Srinagar: The nearly five-month unrest in Kashmir has put a dampener on the spirits of business community as the shopping spree associated with Eid-ul-Azha is yet to pick up in the Valley with two days left for the
Although markets in the summer capital Srinagar and other major towns were abuzz with activity, the shopkeepers are complaining that the brisk sales witnessed ahead of Eid were missing this year.
"The drop in the Eid eve buying spree is certainly the impact of strikes and curfew which paralysed the life in the Valley since June 17," said a shoe shop owner waiting for customers in Lal Chowk, the nerve centre of the city.
According to official estimates, the state economy has suffered losses to the tune of Rs 27,000 crore during the recent agitation in the Valley. Most of the losses were suffered on account of taxes and levies which could not be
However, industry sources put the losses at around Rs 40,000 crore in terms of lost business opportunities over the past five months.
More than 60,000 youths have been rendered jobless, mostly in hotel industry which depends on tourism -- the worst hit sector due to the strikes and curfews.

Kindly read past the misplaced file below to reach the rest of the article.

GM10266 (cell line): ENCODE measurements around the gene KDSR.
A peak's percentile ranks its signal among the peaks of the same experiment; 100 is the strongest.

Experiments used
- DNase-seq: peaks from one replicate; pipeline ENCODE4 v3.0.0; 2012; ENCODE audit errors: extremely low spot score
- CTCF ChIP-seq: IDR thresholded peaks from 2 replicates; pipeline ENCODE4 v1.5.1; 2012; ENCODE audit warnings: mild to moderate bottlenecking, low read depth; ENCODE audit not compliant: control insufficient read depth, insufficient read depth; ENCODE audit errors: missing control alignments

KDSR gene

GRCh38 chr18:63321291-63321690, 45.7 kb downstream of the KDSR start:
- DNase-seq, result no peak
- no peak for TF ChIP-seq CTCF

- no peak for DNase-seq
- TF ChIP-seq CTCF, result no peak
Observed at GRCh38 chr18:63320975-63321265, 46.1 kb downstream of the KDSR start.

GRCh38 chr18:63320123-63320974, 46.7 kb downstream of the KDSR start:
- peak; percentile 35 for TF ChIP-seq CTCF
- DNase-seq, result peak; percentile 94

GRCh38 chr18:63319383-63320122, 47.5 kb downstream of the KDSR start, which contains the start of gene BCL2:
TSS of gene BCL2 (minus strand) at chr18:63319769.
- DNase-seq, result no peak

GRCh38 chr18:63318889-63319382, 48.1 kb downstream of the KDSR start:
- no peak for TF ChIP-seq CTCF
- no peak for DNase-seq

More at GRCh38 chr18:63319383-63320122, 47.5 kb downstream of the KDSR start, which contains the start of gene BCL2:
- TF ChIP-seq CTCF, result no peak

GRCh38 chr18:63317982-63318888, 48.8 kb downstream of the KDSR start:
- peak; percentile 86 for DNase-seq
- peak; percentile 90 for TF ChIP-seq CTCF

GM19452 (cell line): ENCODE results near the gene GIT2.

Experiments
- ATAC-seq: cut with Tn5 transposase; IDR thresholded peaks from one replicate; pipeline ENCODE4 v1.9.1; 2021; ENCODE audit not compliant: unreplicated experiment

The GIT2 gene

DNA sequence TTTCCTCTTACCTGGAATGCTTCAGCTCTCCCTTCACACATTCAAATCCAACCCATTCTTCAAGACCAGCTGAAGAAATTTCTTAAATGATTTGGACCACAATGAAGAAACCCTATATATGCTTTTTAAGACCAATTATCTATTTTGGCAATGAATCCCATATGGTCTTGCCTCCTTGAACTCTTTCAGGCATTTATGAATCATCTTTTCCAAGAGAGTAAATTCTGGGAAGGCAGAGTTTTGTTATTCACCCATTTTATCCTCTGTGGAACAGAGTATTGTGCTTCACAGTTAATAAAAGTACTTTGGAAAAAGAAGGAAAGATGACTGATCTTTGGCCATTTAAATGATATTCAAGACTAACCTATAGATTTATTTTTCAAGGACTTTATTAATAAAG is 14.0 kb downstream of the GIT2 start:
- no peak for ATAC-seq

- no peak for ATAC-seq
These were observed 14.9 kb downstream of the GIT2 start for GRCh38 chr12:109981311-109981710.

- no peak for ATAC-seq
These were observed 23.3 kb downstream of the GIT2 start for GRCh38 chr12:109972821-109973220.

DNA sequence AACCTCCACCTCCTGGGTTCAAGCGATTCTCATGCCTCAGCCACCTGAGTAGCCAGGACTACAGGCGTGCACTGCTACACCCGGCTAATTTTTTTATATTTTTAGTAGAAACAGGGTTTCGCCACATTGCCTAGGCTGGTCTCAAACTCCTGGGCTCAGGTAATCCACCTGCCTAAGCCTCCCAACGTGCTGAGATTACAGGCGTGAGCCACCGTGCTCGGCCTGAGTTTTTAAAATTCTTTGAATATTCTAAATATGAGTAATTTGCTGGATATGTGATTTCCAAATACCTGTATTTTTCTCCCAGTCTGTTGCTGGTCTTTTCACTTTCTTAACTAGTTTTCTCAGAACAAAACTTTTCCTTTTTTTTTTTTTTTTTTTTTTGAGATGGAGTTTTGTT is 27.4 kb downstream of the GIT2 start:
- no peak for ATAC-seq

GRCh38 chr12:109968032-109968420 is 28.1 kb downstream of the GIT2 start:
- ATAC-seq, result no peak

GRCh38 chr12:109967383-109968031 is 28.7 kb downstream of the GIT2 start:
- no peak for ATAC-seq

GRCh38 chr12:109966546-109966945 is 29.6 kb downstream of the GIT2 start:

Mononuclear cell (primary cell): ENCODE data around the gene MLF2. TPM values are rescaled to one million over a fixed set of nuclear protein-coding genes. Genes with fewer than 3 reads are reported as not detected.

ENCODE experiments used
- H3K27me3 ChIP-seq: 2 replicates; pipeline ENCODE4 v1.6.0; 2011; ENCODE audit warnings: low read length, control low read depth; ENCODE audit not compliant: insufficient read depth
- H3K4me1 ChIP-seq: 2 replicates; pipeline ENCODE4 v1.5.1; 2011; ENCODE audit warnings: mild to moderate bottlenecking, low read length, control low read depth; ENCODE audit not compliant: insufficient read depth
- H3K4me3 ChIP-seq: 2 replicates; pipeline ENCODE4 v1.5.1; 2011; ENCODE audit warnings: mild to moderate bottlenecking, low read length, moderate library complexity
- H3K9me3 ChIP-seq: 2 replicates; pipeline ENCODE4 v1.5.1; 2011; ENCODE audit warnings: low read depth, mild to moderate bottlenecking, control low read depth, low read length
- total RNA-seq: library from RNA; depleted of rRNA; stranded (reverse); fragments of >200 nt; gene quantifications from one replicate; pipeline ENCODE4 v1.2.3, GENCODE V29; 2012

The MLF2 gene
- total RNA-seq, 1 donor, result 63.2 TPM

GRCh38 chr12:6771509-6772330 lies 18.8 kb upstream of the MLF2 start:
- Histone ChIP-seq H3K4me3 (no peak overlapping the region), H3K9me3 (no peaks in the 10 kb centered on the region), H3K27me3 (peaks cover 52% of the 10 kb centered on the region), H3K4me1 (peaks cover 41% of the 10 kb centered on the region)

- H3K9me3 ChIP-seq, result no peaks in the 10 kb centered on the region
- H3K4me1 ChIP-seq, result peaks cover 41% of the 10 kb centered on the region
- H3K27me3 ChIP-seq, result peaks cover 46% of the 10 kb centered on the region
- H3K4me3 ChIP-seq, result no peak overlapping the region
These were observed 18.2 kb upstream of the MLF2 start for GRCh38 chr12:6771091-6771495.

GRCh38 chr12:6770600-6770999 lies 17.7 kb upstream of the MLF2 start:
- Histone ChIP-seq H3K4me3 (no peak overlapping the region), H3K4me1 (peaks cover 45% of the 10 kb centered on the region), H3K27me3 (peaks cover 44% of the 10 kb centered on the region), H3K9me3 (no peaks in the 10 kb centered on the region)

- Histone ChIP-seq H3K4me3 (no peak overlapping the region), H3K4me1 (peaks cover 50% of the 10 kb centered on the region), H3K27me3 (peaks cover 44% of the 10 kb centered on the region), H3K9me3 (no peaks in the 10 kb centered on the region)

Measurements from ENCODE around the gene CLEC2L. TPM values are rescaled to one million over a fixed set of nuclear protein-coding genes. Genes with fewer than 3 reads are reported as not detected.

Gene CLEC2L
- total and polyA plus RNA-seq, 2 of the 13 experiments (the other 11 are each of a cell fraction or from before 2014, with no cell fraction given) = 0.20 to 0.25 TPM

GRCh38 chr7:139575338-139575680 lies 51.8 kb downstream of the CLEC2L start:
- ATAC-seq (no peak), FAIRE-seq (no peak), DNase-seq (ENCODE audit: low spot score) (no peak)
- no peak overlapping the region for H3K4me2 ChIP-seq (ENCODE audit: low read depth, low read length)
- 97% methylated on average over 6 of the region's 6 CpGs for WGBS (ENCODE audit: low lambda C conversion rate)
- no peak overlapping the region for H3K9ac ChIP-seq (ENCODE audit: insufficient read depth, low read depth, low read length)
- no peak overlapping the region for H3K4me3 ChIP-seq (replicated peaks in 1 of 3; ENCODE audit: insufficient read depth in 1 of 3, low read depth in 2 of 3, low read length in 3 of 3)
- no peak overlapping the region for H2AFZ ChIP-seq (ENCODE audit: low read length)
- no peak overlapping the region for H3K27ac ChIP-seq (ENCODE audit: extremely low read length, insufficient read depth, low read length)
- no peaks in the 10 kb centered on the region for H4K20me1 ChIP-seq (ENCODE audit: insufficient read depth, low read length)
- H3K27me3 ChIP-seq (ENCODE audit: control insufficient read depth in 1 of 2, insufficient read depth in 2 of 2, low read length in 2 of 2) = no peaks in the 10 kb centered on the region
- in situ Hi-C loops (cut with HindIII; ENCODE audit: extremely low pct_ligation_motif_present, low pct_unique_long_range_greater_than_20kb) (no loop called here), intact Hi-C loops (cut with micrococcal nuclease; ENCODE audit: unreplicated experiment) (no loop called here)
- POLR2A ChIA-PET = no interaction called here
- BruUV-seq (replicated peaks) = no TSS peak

"All businessmen were hit hard by the agitation and hoping for some good business ahead of Eid. Since most people have lost earning opportunities during past few months, we are yet to notice the usual shopping spree," Farooq Ahmad Bhat, a dealer in ready-made garments, said.
Toy store owner Arif Ahmad Khoja expressed hope that the business will pick up during the next two days as most of the schools in the city were open today.
"You can make a grown up understand the fall out of the agitation on their pockets but you will do everything to make your child happy on a festival like Eid," he said.
Khoja said people are mostly buying bakery, confectionery and essential items. "We hope they will turn to us over the next two days."
However, purchase of sacrificial animals, associated with a ritual during Eid which is being celebrated on November 17, has already picked up.
There is heavy movement of people around the areas where
the sacrificial sheep and goats are sold.